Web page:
With major fluctuations in the force, Series 8 maintains a strong level for Spooks – you could argue it should have stopped here
“They think you’ve got Harry Pearce in the palm of you hand and you’re making moves”
Finally, after too many years of yoyo-ing between good series bad series, Spooks finally put together two strong instalments back to back. I think the shorter run (8 episodes) really does focus the writing which now goes all-in on the serial plot line running through the whole series, yet still finding time to blend in self-contained storylines here and there.
Big betrayals cut deep, harsh on a team barely recovered from Connie’s recent deception. Personnel changes rock the team equally hard, as Malcolm is (metaphorically) sacrificed to bring back Ruth, Jo is (literally) sacrificed for big business and Ros (understandably) goes in hard for Tobias Menzies. And Richard Armitage’s Lucas North gets his arse out – quality TV all round. Should Spooks have gone out all guns blazing here?
She’s back! There’s a measure of contrivance in Ruth’s return to the show, necessary to undo the finality of her previous departure and to extricate her from the cushy life in Cyprus which she’d established forself. So cheerio to handsome new partner (they weren’t married so it’s OK he got killed), sayonara to her step-child in all but name, and welcome back to sweet emotional lrepression with Harry. Continue reading “Lockdown TV Review: Spooks Series 8”
“Contradictions, city of extremes, anything is possible in Bombay dreams.
Some live and die in debt, others making millions on the internet”
True story, until last week I thought Bombay Dreams was written by Andrew Lloyd Webber. Not having seen it onstage nor listened to it before, all I knew was the Lord’s name was attached to it and assumptions were thus made – it’s even his name that appears first on the album cover. But peruse a little closer and you see he’s just ‘presenting’ as one of the original producers, cast your eyes a little further down and A.R. Rahman is revealed as the composer. This may of course be old news to you but for me, it was a revelation before I’d even started!
This was multi-award-winning composer Rahman’s first effort for the stage and the palpable effort to mesh his unique take on Indian music with the world of musical theatre is obvious from the off. The musical soundscape that begins ‘Bombay Awakes/Bombay Dreams’ is layered and intriguing but the mood is shattered as soon as Don Black’s lyrics crash in (see the quote up top for a sample) and the combination is cringeworthily fatal. And across the score as a whole, the sense of compromise, of trying to serve two masters whilst pleasing none is too evident. Continue reading “Album Review: Bombay Dreams (2002 Original London Cast)”
“Donna Noble has left the library. Donna Noble has been saved”
And here we are, my favourite series of Doctor Who. So much huge wonderfulness and even its less good moments are still more than halfway decent. Key to the series’ success is Catherine Tate’s Donna Noble – gobby and one-dimensional in her introductory episode the Christmas special The Runaway Bride, her character journey throughout this season is magisterially constructed, a true awakening of self (with thankfully no romantic inclinations towards our Time Lord) and one given unbearable poignancy due to its frustratingly tragic end.
It’s also one of the best constructed series in terms of its over-arching season arc, its warnings and clues layered meaningfully into several stories and building into a momentous and properly climactic finale, which lands just about the right level of grandiosity. There’s also the first companion-lite episode (the superbly creepy Midnight) to go with the Doctor-lite one (the achingly beautiful dystopian Turn Left); a typically brilliant Moffat double-header in Silence in the Library and Forest of the Dead with gorgeous work from Alex Kingston as the soon-to-be-hugely-significant River Song; and if the return of Rose undoes some of the emotional impact of the Series 2 finale, Billie Piper’s work is spikily powerful. These are episodes I can, and have, watched over and over again.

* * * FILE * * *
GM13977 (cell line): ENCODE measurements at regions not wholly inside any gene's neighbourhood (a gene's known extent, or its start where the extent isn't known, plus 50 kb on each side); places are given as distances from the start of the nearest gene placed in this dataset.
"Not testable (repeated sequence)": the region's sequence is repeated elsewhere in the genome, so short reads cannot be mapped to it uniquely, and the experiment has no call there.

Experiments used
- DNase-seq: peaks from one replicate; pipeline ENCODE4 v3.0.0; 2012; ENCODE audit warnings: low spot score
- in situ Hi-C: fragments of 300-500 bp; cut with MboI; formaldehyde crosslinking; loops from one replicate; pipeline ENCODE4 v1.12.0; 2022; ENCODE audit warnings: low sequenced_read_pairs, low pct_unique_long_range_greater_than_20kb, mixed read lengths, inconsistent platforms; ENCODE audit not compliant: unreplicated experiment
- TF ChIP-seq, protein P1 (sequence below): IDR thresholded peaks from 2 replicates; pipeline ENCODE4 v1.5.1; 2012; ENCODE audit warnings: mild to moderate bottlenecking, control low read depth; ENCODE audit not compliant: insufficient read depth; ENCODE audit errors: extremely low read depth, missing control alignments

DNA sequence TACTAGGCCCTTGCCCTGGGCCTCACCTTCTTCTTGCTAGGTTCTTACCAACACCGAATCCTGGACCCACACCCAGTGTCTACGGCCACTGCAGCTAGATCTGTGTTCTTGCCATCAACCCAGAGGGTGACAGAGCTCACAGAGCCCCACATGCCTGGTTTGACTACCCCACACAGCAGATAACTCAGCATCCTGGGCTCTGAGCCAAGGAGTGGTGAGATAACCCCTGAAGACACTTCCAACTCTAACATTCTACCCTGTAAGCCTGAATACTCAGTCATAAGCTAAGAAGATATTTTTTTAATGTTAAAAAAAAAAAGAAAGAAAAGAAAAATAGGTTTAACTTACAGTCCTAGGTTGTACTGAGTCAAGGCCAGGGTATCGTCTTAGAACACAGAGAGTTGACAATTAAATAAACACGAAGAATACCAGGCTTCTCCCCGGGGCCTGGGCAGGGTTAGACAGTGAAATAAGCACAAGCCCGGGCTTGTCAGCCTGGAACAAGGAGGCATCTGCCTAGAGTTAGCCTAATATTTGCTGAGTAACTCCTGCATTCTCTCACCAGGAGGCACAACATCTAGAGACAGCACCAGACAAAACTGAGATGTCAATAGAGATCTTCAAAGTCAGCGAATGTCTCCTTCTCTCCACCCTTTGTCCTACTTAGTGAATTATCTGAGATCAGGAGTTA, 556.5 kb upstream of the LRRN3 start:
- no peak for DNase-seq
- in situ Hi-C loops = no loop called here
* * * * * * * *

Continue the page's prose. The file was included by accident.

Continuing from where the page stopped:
Continue reading “Countdown to new Who: Doctor Who Series 4”
“This after all has been a very careful election”
A fascinating experiment from James Graham and Josie Rourke, The Vote was a “play for theatre and television” which after two weeks of performances at the Donmar Warehouse – for which you had to enter a ballot for tickets – aired live on More4 at the very moment that it was set, the night of the UK general election. I wasn’t one of the lucky few in the ballot and am rarely inclined to dayseat (though I know several people who managed it) so I’ve only just got around to catching up with it on All4 (formerly 4OD) where it is on for another couple of weeks.
I’m glad I did get to see it as it is very funny and pulled together an extraordinary cast, the vast majority of whom spend mere moments onstage. Graham’s play focuses on the trials and tribulations of a South London polling station in the 90 minutes before voting closes and though there’s a farcical plot that holds the play together in the larger sense, the real joy comes in the microstories of the various voters who come in to exercise their democratic right as best they see fit. Drunks losing their polling cards, giddy lesbians brandishing selfie sticks, teenagers asking Siri who to vote for, all amusing slices of life are represented by a stellar cast who seem to be having just as much as the audience. Continue reading “TV Review: The Vote, Donmar Warehouse via All4”
Almost unbearably sad, Hope Dickson Leach’s Morning Echo captures the suffocating resentment that can build up in families when caring for a loved one who’s terminally ill. Here, Franny Moffat didn’t think she’d live for another Christmas so her family held a Christmas Day for her in October. Fast forward to 25th December and she’s still alive but her family are crumbling around her under the strain and it is agonisingly compelling to watch. Kerry Fox and Peter Sullivan are just fantastic as the embittered parents and an assortment of other children play out their dysfunction in a range of disarming ways. Even as they’re all eventually brought together in the end for Franny, the melancholy note on which it finishes has lingered long in the mind. Hauntingly good.
Continue reading “Short Film Review #56”
“Solly Shimshillewitz? Why didn’t they just call you “Jewie-jew-jew-jew-jew” and be done with it?”